I have four fabulous sons. I have a mostly fabulous husband. And at some points in my life I too might have been considered fabulous.
Recently I felt fabulous – momentarily – as one of my sons told me of a conversation with a friend of his. “Your mom is intimidating. She is an impressive writer.” He quickly reassured her, “Oh, she is not nearly so impressive unedited!”
According to Christmas letters and Facebook pages most all of my friends are fabulous. Continue reading →
Not your average first day of school story from not your average Harvard Law student
It is the fall of 1985, and I have arrived at Harvard Law School in Cambridge, Massachusetts. Other students enter the dorm carrying duffel bags and milk crates. I have matched luggage, a U-Haul trailer, and two parents in tow. We unload, creating for me a nest of familiar things.
I miss Mr. Joe – the wizened African-American man who worked for my family for many years doing yard work and odd jobs. He had always helped me move in and out of college dorms at Auburn. One year he told my mom ”I do believe that Miss Molly is moving out more than she moved in.” I don’t think I would have ever lived it down if Mr. Joe had helped me move in at Harvard.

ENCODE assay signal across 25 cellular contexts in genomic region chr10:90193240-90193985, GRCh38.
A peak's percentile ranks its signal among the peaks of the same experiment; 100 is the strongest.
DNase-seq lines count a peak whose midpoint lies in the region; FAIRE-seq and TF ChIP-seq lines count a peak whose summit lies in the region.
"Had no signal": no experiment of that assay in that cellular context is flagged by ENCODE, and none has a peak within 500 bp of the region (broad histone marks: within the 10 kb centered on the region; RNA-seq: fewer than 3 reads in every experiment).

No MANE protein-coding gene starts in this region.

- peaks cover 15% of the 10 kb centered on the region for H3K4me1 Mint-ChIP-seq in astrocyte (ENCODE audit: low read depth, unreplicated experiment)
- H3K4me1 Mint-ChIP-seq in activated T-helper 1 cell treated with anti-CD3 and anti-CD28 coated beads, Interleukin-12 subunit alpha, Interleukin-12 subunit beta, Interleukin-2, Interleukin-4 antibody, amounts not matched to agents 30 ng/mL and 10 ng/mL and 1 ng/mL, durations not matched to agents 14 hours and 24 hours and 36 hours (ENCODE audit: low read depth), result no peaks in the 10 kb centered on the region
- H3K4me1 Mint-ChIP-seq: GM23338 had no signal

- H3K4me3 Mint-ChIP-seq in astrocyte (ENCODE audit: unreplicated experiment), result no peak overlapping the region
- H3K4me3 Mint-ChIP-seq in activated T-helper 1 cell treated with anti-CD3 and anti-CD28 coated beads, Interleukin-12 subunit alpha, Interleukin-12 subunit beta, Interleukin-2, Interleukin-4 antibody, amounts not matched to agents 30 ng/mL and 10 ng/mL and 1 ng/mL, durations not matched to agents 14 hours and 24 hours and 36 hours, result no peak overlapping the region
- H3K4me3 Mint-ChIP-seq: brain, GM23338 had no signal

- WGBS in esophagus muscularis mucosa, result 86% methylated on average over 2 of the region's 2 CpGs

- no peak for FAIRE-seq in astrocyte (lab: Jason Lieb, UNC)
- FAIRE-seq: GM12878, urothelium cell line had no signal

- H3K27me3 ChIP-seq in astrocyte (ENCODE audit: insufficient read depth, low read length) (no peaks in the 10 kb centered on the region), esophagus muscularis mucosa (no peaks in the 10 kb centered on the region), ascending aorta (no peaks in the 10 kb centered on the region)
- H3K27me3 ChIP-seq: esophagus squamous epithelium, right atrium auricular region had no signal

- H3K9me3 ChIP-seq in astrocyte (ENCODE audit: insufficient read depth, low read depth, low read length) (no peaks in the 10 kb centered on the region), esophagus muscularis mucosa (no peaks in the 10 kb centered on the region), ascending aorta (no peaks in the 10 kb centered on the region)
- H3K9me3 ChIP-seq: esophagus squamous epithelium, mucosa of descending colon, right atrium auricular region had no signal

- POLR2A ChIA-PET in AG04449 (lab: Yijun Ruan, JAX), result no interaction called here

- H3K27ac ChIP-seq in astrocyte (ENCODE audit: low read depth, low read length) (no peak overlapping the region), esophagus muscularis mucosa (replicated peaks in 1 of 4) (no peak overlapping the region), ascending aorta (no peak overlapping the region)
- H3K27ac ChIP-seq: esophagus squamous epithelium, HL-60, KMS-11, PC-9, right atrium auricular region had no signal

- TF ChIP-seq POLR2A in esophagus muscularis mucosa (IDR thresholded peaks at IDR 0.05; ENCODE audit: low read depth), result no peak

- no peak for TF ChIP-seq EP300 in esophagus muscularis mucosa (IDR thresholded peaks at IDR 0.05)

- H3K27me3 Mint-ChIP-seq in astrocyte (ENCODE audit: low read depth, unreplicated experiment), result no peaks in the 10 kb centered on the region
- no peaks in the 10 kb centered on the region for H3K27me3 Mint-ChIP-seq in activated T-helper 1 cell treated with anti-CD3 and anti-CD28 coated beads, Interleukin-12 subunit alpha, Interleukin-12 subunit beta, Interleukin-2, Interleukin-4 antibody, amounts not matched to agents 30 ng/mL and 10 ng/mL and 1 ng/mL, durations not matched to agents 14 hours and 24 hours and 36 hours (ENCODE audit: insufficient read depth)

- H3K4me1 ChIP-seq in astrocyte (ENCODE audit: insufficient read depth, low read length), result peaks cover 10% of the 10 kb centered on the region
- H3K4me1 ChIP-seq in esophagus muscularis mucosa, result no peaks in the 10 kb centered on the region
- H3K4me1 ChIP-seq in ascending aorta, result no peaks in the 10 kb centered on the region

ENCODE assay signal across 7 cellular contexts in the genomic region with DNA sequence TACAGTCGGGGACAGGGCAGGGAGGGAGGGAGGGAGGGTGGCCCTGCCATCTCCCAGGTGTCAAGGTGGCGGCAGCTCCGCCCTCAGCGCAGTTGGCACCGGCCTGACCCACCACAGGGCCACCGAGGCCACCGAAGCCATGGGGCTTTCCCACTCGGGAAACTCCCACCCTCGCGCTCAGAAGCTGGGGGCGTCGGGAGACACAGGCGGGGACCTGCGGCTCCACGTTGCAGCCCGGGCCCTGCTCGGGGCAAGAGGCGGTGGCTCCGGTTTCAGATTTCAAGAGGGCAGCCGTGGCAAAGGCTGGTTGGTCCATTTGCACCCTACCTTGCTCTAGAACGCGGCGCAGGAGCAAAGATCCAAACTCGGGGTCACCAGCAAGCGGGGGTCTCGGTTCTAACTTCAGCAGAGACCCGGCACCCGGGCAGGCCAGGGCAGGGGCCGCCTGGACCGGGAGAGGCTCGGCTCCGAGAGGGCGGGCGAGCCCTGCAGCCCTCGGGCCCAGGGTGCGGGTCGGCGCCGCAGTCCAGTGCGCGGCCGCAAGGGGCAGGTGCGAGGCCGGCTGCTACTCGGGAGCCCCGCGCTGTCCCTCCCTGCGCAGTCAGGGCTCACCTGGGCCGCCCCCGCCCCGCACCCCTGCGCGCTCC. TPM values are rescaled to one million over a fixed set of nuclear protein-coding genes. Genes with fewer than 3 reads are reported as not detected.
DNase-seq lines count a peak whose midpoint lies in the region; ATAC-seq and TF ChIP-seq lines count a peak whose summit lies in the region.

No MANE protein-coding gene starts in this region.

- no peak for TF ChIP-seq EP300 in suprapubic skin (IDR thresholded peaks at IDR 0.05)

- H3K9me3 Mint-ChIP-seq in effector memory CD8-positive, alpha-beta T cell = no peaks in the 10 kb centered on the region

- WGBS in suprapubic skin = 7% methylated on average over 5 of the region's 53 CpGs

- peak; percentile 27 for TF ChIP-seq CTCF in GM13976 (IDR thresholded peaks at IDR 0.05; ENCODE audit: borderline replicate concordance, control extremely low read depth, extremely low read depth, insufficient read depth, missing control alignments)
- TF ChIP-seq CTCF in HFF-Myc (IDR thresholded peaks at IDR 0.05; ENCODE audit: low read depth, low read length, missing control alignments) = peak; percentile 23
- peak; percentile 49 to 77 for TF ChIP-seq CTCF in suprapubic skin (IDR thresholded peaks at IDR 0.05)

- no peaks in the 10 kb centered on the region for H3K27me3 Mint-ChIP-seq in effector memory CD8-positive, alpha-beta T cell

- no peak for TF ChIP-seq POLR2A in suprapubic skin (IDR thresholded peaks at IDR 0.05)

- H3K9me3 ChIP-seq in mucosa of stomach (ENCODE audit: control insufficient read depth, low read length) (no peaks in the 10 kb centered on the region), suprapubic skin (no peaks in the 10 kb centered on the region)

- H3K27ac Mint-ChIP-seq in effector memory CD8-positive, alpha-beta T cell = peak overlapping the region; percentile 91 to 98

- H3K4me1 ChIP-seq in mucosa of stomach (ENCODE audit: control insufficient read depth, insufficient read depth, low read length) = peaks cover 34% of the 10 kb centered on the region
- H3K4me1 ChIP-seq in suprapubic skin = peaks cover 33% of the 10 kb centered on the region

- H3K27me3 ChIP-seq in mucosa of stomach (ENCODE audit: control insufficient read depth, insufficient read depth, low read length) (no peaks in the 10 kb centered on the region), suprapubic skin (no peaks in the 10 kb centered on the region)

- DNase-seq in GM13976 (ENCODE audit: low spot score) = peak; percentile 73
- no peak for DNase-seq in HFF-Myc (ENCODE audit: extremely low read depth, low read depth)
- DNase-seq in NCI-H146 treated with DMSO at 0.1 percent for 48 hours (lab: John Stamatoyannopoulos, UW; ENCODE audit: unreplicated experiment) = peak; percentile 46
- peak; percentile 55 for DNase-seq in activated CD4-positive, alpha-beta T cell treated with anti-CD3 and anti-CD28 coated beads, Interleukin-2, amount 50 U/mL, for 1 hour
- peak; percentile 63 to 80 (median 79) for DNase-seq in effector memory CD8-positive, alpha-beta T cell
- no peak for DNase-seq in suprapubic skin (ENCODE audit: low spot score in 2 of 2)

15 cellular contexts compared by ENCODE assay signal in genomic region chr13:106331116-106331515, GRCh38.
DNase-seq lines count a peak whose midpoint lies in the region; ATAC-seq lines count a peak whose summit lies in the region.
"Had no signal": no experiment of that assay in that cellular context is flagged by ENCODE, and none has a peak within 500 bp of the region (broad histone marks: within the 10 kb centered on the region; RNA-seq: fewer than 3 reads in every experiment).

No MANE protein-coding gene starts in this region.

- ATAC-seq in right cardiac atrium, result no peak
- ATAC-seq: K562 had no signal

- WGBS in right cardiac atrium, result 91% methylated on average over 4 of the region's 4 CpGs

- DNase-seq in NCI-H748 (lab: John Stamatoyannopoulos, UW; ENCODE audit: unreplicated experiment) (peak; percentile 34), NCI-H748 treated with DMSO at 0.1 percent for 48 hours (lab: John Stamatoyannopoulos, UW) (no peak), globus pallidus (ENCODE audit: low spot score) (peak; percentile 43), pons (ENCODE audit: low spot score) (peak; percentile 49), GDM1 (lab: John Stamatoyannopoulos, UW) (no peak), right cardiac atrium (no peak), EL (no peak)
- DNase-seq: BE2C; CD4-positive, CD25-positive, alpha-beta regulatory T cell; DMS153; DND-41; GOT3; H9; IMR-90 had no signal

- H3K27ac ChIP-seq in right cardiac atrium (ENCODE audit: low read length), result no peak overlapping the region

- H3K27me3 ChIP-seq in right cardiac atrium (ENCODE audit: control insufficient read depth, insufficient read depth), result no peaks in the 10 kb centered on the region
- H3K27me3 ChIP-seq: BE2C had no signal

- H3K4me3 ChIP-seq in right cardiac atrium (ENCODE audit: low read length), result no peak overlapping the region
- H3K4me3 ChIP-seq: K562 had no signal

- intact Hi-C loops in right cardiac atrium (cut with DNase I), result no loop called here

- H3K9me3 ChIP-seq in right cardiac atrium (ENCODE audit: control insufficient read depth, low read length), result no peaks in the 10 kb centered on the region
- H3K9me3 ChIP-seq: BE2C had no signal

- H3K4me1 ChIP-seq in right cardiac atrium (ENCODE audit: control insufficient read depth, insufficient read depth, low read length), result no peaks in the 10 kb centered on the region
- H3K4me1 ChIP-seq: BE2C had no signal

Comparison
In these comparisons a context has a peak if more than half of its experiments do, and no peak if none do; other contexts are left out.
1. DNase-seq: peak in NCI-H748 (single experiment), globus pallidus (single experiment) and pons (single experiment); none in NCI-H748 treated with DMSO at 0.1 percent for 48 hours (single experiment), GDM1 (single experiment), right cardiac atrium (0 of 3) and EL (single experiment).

I once read that the definition of a boy is “a noise with dirt on it.” This definition is a bit simplistic. I might instead say “a hungry noise with dirt on it,” but it does ring true to my ears . . . to the extent that they still work.
Boys are noisy. Boys are dirty. And this is good, for many of the most heroic things, done by the best of men, involve both. If you have boys or hope to have boys just accept this reality from the beginning. You will have a much happier life.
Early on, as the noise and the dirt started to get to me, I thought it through. At a fundamental level, boys are loud and messy. If I did not like these “qualities” then on one level I just did not like boys. Given that I appeared to be in the habit of giving birth to one every 19 months, that just would not do. Continue reading →